Carolyn Bourdeaux tries again in Georgia congressional race

The public policy professor who nearly beat Rep. Rob Woodall last cycle is hoping she can finish the job in an open-seat contest

In 2018, Carolyn Bourdeaux came within spitting distance of unseating Congressman Rob Woodall when she lost by just 433 votes to the Republican incumbent in Georgia’s 7th congressional district, a suburban swath of northern Atlanta.

Now that Woodall is retiring at the end of his term, Bourdeaux — the 49-year-old Democrat currently on leave from her position as a public policy professor at Georgia State University — is trying again in an open-seat contest.

She believes she will have better luck this time around. 

“I got so close last time,” Bourdeaux said in an interview with Jewish Insider. “So many people came up to me after and were like, ‘This was a victory,’ given that this was such a sleeper race, and people didn’t think it could be won.”

Before she can advance to the general election, however, she will have to come out on top in a crowded primary, rescheduled for June 9, that includes state senator Zahra Karinshak, state representative Brenda Lopez Romero and progressive activist Nabilah Islam, who was recently endorsed by Rep. Alexandria Ocasio-Cortez (D-NY). 

While there is no publicly available polling on the race, experts say that Bourdeaux is the clear frontrunner. For one, she has earned a number of key endorsements from Democratic power brokers such as Reps. John Lewis (D-GA) and Hakeem Jeffries (D-NY).

Bourdeaux with Rep. John Lewis (D-GA)

Bourdeaux has raised approximately $1.5 million, according to the Federal Election Commission — more than any of her opponents. And she is relying on a support infrastructure that was established during her 2018 run. “It takes a while to build that message and to build that community,” Bourdeaux said.

Bourdeaux’s current bid for Congress is essentially a “continuation” of her last campaign, said Amy Steigerwalt, a professor of political science at Georgia State University who knows the congressional hopeful. “She hasn’t stopped doing the work she was doing all through 2018.”

That work has only become more urgent during the coronavirus pandemic, said Bourdeaux, whose first campaign focused on health care. She is now working to encourage her supporters to vote by mail in an effort to “protect public health.”

“I tell folks I got into this race around health care and dealing with the corruption and incompetence in Washington,” said Bourdeaux, who speaks in a methodical manner befitting her tenure in academia. “Those issues were important before — they’re even more resonant now.”

The mild-mannered professor, however, is no stranger to public service. Bourdeaux got her start in politics in the mid-’90s as a legislative aide to Sen. Ron Wyden (D-OR), who at the time was an Oregon congressman.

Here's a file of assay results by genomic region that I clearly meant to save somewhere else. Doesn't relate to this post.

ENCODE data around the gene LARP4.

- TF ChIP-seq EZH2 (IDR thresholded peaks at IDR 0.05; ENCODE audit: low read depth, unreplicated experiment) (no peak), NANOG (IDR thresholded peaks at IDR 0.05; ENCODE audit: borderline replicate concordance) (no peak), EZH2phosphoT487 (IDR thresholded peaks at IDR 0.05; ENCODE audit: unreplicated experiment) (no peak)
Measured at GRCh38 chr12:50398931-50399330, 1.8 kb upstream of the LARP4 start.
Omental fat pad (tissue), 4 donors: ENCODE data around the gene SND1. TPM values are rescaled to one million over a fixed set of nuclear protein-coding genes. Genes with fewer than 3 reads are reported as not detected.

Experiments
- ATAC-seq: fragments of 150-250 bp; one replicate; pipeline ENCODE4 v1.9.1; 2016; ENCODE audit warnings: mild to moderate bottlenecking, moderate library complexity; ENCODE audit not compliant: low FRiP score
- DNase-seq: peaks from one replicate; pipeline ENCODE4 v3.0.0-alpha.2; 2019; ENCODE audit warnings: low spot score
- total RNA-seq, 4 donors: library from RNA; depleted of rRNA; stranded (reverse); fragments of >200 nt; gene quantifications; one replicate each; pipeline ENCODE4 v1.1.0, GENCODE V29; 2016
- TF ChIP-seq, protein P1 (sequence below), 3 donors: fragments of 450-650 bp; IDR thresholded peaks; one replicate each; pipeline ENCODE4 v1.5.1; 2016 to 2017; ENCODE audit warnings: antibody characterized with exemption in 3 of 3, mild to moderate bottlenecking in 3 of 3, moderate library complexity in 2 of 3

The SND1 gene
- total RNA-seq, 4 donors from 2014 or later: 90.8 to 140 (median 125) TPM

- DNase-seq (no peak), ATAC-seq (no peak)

Later, she earned her Ph.D. in public administration from Syracuse University and went on to become a professor at Georgia State University’s Andrew Young School of Public Policy. “My parents were deeply involved in public education and were advocates for public education,” said Bourdeaux, who grew up in Roanoke, Virginia.

Bourdeaux — the descendant of Huguenots who left France in the 1600s — is married to Jeffrey Skodnick, a sales manager at LexisNexis who is Jewish. “I have a wonderful, very supportive set of in-laws,” said Bourdeaux, who sends her son to Hebrew school. “I really do feel a sense of deep connection with the Jewish community here.”

She has been developing that connection for some time. In the late ’90s, Bourdeaux went backpacking on a solo trip through Israel during a period in which she had time to travel between her studies. 

“When I was there, I was very involved in trying to understand the Jewish experience,” she said. “I went to the top of the Masada, where the troops swear that it will never fall again, and I was just very, very moved by my visit there and my experience.”

Bourdeaux looks back on that moment — just before the second intifada — with nostalgia. “It was during this period where everybody thought peace was going to happen,” she recalled. “It had been peaceful for so long.”

Sure enough, Bourdeaux remembered, violence erupted shortly after she went home. Her experience in the region gives her an understanding of how “difficult” it will be to get to a two-state solution, which she supports. 

“The first, most important thing, though, is, right now, we have to change the leadership in this country,” said Bourdeaux, who believes that the Trump administration has destabilized the Middle East. “We just don’t have leadership that’s committed to a peace process that’s going to work.”

Bourdeaux was also critical of Trump’s decision to abandon the Iran nuclear deal and supports rejoining it, a view she lays out in a position paper provided to JI by her campaign.

“I was disappointed that Trump pulled out of it,” she said. “No agreement is perfect. But it seemed to be making some good progress and keeping the Iranians from developing a nuclear weapon.”

Should Bourdeaux emerge victorious from next month’s primary, she is likely to face Renee Unterman, a Republican candidate and long-serving Georgia state senator who, experts predict will become the GOP’s nominee for the seat. 

Though the immigrant-heavy district has been trending purple in recent years, it is an open question as to whether voters will elect a Democrat. George “Buddy” Darden, who left office in 1995, was the last Democrat to represent the district.

Still, Bourdeaux is convinced the odds are in her favor. “I deeply believe in why I’m running,” she said. “I think our elected representatives have lost their line of sight to the people of this district and of the state.”

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